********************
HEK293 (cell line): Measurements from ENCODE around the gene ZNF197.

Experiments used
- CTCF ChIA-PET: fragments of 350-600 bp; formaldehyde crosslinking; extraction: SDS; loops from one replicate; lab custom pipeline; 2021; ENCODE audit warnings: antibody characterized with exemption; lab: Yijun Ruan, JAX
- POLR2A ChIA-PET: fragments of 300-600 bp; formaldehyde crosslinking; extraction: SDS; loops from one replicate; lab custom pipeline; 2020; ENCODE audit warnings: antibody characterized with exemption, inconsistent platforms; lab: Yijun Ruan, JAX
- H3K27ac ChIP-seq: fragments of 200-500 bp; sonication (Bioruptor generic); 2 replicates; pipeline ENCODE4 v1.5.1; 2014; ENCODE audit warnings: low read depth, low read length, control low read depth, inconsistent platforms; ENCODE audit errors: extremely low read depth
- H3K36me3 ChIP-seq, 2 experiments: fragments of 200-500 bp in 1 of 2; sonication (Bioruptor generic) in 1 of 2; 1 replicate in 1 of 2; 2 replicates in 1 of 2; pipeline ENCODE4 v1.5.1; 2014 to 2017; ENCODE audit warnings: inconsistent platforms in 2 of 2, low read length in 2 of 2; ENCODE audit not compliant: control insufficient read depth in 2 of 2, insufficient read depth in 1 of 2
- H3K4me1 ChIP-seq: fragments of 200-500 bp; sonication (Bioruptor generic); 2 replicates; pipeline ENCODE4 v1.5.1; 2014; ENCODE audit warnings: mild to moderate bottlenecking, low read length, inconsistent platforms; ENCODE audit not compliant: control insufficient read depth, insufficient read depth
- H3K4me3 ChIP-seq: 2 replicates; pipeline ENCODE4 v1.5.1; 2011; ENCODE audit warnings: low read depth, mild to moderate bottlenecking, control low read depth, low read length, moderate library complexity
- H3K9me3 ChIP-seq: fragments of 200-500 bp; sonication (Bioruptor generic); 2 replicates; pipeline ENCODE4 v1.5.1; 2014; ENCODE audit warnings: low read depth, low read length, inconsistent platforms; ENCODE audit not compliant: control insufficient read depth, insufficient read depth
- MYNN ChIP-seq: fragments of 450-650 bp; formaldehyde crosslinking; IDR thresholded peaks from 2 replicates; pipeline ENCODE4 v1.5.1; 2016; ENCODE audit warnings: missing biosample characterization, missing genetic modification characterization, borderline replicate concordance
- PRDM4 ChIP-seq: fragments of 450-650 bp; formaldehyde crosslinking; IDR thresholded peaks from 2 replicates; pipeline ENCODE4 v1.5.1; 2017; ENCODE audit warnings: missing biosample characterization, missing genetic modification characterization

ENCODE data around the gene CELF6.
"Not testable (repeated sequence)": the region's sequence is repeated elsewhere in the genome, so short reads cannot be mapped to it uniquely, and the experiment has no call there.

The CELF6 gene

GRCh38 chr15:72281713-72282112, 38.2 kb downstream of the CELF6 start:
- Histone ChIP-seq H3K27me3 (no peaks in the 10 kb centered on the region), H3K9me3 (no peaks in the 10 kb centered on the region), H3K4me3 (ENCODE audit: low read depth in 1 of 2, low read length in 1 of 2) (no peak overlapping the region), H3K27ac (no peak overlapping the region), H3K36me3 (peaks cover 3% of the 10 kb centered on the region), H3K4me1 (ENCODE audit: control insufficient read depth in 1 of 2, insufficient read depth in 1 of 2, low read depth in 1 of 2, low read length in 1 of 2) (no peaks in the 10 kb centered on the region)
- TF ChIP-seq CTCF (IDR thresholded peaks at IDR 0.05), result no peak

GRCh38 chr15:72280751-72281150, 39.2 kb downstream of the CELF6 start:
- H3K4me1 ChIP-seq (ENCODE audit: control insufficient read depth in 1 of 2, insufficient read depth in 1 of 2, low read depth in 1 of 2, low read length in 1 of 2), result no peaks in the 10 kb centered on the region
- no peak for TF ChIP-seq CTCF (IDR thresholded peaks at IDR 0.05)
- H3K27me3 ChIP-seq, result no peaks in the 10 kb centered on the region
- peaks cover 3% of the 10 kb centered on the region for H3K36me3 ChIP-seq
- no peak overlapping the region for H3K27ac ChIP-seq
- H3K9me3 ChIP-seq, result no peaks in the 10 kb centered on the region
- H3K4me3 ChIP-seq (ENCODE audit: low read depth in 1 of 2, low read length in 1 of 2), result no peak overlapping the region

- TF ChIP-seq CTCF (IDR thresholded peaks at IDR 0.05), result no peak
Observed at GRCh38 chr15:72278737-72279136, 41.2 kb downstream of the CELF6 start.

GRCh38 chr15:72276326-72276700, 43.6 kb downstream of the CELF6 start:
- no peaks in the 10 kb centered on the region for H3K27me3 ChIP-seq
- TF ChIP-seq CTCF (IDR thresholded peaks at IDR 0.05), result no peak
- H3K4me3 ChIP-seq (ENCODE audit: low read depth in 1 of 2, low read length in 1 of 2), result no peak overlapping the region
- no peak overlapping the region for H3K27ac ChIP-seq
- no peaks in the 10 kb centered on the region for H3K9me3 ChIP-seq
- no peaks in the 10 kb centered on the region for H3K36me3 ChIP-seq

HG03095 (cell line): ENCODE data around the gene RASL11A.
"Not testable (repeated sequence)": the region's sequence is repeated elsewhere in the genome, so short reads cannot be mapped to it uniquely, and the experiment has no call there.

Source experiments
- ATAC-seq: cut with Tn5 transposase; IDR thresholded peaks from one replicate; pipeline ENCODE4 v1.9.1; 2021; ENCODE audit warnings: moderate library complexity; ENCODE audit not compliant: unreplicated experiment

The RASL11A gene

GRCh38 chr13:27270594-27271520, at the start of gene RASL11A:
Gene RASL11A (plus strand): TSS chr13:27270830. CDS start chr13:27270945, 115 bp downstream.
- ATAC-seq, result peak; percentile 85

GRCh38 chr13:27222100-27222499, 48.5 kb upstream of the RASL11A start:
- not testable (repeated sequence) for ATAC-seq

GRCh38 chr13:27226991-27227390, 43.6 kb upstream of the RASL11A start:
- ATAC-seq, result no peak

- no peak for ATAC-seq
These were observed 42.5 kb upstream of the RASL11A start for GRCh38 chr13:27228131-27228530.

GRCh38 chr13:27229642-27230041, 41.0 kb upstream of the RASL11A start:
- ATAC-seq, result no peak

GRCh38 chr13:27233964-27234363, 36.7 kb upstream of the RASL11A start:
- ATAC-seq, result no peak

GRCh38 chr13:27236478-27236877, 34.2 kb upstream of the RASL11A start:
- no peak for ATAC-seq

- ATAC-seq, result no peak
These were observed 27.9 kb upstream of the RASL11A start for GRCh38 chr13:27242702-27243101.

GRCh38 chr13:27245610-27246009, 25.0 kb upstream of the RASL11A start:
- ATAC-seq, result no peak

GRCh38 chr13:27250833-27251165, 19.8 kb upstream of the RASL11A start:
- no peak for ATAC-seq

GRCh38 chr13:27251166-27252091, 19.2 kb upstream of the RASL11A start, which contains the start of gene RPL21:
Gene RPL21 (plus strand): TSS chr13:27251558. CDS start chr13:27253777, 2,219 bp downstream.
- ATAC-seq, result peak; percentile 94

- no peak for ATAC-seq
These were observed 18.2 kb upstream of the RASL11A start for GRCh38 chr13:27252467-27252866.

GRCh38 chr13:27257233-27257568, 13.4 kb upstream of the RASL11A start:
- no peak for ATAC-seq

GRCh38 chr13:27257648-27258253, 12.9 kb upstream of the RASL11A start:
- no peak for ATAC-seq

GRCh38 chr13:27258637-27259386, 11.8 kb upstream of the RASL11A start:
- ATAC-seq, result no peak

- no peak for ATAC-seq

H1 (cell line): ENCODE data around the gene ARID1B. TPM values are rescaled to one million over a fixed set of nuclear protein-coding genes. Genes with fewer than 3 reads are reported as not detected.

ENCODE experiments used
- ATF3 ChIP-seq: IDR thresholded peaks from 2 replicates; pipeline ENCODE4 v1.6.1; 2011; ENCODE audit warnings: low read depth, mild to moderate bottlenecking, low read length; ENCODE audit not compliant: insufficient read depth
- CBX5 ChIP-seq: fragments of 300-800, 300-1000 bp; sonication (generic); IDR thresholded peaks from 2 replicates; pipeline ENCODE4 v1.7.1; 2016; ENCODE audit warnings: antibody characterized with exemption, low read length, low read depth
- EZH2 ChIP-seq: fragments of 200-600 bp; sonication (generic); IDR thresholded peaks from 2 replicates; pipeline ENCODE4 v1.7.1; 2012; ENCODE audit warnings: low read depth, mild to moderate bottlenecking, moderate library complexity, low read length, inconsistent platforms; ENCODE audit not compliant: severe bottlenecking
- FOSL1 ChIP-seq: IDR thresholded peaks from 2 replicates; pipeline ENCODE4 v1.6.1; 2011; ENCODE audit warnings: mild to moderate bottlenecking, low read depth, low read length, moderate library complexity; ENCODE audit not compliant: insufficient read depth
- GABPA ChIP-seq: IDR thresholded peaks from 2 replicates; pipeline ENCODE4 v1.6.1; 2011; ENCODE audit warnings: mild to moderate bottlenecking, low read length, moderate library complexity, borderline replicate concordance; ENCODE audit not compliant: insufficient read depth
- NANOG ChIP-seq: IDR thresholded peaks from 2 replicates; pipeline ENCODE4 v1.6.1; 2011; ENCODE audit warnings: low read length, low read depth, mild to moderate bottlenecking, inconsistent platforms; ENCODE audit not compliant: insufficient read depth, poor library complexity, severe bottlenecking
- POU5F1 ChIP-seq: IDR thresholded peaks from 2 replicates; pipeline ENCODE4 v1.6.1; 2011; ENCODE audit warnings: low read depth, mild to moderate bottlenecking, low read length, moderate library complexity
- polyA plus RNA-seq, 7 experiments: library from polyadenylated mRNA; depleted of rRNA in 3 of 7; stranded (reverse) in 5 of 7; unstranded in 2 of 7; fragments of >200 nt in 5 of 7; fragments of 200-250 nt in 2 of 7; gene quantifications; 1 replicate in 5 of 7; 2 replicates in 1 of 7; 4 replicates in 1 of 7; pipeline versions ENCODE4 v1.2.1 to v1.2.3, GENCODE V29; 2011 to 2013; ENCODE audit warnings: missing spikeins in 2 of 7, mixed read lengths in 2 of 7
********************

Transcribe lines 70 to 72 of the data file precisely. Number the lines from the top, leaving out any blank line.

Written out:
GRCh38 chr13:27258637-27259386, 11.8 kb upstream of the RASL11A start:
- ATAC-seq, result no peak

- no peak for ATAC-seq